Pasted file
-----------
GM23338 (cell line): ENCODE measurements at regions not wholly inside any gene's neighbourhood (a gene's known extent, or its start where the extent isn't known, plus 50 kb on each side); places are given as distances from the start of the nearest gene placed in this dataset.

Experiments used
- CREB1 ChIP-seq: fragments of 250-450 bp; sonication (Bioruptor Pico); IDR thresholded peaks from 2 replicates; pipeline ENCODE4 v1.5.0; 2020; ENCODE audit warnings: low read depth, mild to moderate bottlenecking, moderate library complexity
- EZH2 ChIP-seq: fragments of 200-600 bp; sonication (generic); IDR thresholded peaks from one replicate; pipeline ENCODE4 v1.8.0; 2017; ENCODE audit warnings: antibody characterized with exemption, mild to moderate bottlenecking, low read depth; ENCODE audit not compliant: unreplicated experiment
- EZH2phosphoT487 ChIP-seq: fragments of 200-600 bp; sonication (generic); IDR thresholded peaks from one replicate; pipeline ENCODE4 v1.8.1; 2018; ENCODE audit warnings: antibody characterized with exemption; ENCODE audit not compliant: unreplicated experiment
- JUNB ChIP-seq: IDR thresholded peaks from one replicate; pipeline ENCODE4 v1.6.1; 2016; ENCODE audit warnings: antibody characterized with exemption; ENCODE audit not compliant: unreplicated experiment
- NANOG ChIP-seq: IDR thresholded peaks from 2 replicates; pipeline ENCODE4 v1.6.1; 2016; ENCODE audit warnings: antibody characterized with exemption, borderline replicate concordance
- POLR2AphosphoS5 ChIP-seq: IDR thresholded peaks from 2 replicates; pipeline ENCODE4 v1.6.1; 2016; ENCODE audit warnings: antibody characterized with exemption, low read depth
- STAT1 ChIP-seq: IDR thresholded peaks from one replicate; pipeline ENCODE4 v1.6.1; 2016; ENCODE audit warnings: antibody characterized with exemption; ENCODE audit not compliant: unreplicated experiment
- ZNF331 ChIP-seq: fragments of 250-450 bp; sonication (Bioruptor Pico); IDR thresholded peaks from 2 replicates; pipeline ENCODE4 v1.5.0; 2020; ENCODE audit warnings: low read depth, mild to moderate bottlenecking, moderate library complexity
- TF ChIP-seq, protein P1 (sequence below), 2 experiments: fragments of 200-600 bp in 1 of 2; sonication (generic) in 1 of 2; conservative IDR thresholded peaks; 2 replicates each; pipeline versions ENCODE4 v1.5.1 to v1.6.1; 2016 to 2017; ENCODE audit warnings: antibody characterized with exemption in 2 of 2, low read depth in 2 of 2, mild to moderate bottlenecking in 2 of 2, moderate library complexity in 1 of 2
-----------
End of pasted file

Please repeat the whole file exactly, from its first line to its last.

GM23338 (cell line): ENCODE measurements at regions not wholly inside any gene's neighbourhood (a gene's known extent, or its start where the extent isn't known, plus 50 kb on each side); places are given as distances from the start of the nearest gene placed in this dataset.

Experiments used
- CREB1 ChIP-seq: fragments of 250-450 bp; sonication (Bioruptor Pico); IDR thresholded peaks from 2 replicates; pipeline ENCODE4 v1.5.0; 2020; ENCODE audit warnings: low read depth, mild to moderate bottlenecking, moderate library complexity
- EZH2 ChIP-seq: fragments of 200-600 bp; sonication (generic); IDR thresholded peaks from one replicate; pipeline ENCODE4 v1.8.0; 2017; ENCODE audit warnings: antibody characterized with exemption, mild to moderate bottlenecking, low read depth; ENCODE audit not compliant: unreplicated experiment
- EZH2phosphoT487 ChIP-seq: fragments of 200-600 bp; sonication (generic); IDR thresholded peaks from one replicate; pipeline ENCODE4 v1.8.1; 2018; ENCODE audit warnings: antibody characterized with exemption; ENCODE audit not compliant: unreplicated experiment
- JUNB ChIP-seq: IDR thresholded peaks from one replicate; pipeline ENCODE4 v1.6.1; 2016; ENCODE audit warnings: antibody characterized with exemption; ENCODE audit not compliant: unreplicated experiment
- NANOG ChIP-seq: IDR thresholded peaks from 2 replicates; pipeline ENCODE4 v1.6.1; 2016; ENCODE audit warnings: antibody characterized with exemption, borderline replicate concordance
- POLR2AphosphoS5 ChIP-seq: IDR thresholded peaks from 2 replicates; pipeline ENCODE4 v1.6.1; 2016; ENCODE audit warnings: antibody characterized with exemption, low read depth
- STAT1 ChIP-seq: IDR thresholded peaks from one replicate; pipeline ENCODE4 v1.6.1; 2016; ENCODE audit warnings: antibody characterized with exemption; ENCODE audit not compliant: unreplicated experiment
- ZNF331 ChIP-seq: fragments of 250-450 bp; sonication (Bioruptor Pico); IDR thresholded peaks from 2 replicates; pipeline ENCODE4 v1.5.0; 2020; ENCODE audit warnings: low read depth, mild to moderate bottlenecking, moderate library complexity
- TF ChIP-seq, protein P1 (sequence below), 2 experiments: fragments of 200-600 bp in 1 of 2; sonication (generic) in 1 of 2; conservative IDR thresholded peaks; 2 replicates each; pipeline versions ENCODE4 v1.5.1 to v1.6.1; 2016 to 2017; ENCODE audit warnings: antibody characterized with exemption in 2 of 2, low read depth in 2 of 2, mild to moderate bottlenecking in 2 of 2, moderate library complexity in 1 of 2